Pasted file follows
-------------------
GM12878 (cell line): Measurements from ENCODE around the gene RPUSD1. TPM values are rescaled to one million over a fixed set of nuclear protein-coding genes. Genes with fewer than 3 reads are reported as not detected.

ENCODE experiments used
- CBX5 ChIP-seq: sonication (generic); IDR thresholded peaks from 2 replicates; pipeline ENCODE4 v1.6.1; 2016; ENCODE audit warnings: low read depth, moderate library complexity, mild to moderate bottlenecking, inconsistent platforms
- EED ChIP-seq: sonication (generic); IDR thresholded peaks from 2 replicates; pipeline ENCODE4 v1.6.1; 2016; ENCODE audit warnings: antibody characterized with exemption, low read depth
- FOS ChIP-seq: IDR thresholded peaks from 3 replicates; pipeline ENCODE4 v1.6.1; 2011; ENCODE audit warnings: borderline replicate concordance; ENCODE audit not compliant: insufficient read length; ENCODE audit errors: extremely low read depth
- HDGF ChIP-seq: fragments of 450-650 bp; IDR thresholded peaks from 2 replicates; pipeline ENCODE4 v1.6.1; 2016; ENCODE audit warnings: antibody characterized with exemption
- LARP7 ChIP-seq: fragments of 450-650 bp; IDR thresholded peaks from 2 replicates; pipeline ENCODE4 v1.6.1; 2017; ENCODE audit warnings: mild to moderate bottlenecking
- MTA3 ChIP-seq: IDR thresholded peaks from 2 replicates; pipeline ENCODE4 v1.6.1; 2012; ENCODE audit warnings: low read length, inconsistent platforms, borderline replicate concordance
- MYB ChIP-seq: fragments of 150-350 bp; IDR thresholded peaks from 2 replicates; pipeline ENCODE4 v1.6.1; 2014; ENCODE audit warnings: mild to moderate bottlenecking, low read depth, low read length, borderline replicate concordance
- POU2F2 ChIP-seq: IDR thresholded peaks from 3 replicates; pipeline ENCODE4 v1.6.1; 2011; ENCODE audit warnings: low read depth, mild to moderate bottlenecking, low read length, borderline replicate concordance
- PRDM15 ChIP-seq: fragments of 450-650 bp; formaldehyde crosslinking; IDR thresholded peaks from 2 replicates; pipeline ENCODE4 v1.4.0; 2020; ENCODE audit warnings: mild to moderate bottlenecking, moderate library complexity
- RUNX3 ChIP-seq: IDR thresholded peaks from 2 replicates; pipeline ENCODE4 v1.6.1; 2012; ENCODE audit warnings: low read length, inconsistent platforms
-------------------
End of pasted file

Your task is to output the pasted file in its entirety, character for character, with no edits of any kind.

GM12878 (cell line): Measurements from ENCODE around the gene RPUSD1. TPM values are rescaled to one million over a fixed set of nuclear protein-coding genes. Genes with fewer than 3 reads are reported as not detected.

ENCODE experiments used
- CBX5 ChIP-seq: sonication (generic); IDR thresholded peaks from 2 replicates; pipeline ENCODE4 v1.6.1; 2016; ENCODE audit warnings: low read depth, moderate library complexity, mild to moderate bottlenecking, inconsistent platforms
- EED ChIP-seq: sonication (generic); IDR thresholded peaks from 2 replicates; pipeline ENCODE4 v1.6.1; 2016; ENCODE audit warnings: antibody characterized with exemption, low read depth
- FOS ChIP-seq: IDR thresholded peaks from 3 replicates; pipeline ENCODE4 v1.6.1; 2011; ENCODE audit warnings: borderline replicate concordance; ENCODE audit not compliant: insufficient read length; ENCODE audit errors: extremely low read depth
- HDGF ChIP-seq: fragments of 450-650 bp; IDR thresholded peaks from 2 replicates; pipeline ENCODE4 v1.6.1; 2016; ENCODE audit warnings: antibody characterized with exemption
- LARP7 ChIP-seq: fragments of 450-650 bp; IDR thresholded peaks from 2 replicates; pipeline ENCODE4 v1.6.1; 2017; ENCODE audit warnings: mild to moderate bottlenecking
- MTA3 ChIP-seq: IDR thresholded peaks from 2 replicates; pipeline ENCODE4 v1.6.1; 2012; ENCODE audit warnings: low read length, inconsistent platforms, borderline replicate concordance
- MYB ChIP-seq: fragments of 150-350 bp; IDR thresholded peaks from 2 replicates; pipeline ENCODE4 v1.6.1; 2014; ENCODE audit warnings: mild to moderate bottlenecking, low read depth, low read length, borderline replicate concordance
- POU2F2 ChIP-seq: IDR thresholded peaks from 3 replicates; pipeline ENCODE4 v1.6.1; 2011; ENCODE audit warnings: low read depth, mild to moderate bottlenecking, low read length, borderline replicate concordance
- PRDM15 ChIP-seq: fragments of 450-650 bp; formaldehyde crosslinking; IDR thresholded peaks from 2 replicates; pipeline ENCODE4 v1.4.0; 2020; ENCODE audit warnings: mild to moderate bottlenecking, moderate library complexity
- RUNX3 ChIP-seq: IDR thresholded peaks from 2 replicates; pipeline ENCODE4 v1.6.1; 2012; ENCODE audit warnings: low read length, inconsistent platforms